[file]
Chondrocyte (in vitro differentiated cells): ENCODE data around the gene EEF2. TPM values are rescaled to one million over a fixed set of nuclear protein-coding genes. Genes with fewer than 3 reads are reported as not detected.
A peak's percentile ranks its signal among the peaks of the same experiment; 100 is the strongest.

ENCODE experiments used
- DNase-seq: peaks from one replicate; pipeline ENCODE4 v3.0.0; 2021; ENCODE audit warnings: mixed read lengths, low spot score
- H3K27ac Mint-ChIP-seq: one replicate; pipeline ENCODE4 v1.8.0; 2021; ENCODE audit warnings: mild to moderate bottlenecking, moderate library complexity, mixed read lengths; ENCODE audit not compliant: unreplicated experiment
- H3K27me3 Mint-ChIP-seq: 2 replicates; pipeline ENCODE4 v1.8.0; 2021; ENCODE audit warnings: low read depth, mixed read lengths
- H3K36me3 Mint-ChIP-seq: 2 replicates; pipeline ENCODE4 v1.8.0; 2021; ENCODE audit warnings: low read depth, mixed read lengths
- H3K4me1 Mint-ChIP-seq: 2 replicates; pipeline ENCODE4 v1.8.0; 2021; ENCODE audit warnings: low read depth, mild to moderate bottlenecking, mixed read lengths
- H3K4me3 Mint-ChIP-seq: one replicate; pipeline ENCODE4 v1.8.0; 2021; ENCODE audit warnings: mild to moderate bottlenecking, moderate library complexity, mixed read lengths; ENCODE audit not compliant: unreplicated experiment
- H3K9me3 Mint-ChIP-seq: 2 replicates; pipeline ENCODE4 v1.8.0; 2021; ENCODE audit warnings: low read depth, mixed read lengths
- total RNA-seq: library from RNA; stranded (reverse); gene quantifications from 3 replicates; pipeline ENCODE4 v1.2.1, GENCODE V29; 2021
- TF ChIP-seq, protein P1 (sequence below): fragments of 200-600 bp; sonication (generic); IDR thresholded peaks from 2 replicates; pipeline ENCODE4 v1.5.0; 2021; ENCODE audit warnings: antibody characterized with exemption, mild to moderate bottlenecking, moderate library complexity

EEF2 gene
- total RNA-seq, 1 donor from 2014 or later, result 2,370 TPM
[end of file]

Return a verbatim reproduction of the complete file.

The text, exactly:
Chondrocyte (in vitro differentiated cells): ENCODE data around the gene EEF2. TPM values are rescaled to one million over a fixed set of nuclear protein-coding genes. Genes with fewer than 3 reads are reported as not detected.
A peak's percentile ranks its signal among the peaks of the same experiment; 100 is the strongest.

ENCODE experiments used
- DNase-seq: peaks from one replicate; pipeline ENCODE4 v3.0.0; 2021; ENCODE audit warnings: mixed read lengths, low spot score
- H3K27ac Mint-ChIP-seq: one replicate; pipeline ENCODE4 v1.8.0; 2021; ENCODE audit warnings: mild to moderate bottlenecking, moderate library complexity, mixed read lengths; ENCODE audit not compliant: unreplicated experiment
- H3K27me3 Mint-ChIP-seq: 2 replicates; pipeline ENCODE4 v1.8.0; 2021; ENCODE audit warnings: low read depth, mixed read lengths
- H3K36me3 Mint-ChIP-seq: 2 replicates; pipeline ENCODE4 v1.8.0; 2021; ENCODE audit warnings: low read depth, mixed read lengths
- H3K4me1 Mint-ChIP-seq: 2 replicates; pipeline ENCODE4 v1.8.0; 2021; ENCODE audit warnings: low read depth, mild to moderate bottlenecking, mixed read lengths
- H3K4me3 Mint-ChIP-seq: one replicate; pipeline ENCODE4 v1.8.0; 2021; ENCODE audit warnings: mild to moderate bottlenecking, moderate library complexity, mixed read lengths; ENCODE audit not compliant: unreplicated experiment
- H3K9me3 Mint-ChIP-seq: 2 replicates; pipeline ENCODE4 v1.8.0; 2021; ENCODE audit warnings: low read depth, mixed read lengths
- total RNA-seq: library from RNA; stranded (reverse); gene quantifications from 3 replicates; pipeline ENCODE4 v1.2.1, GENCODE V29; 2021
- TF ChIP-seq, protein P1 (sequence below): fragments of 200-600 bp; sonication (generic); IDR thresholded peaks from 2 replicates; pipeline ENCODE4 v1.5.0; 2021; ENCODE audit warnings: antibody characterized with exemption, mild to moderate bottlenecking, moderate library complexity

EEF2 gene
- total RNA-seq, 1 donor from 2014 or later, result 2,370 TPM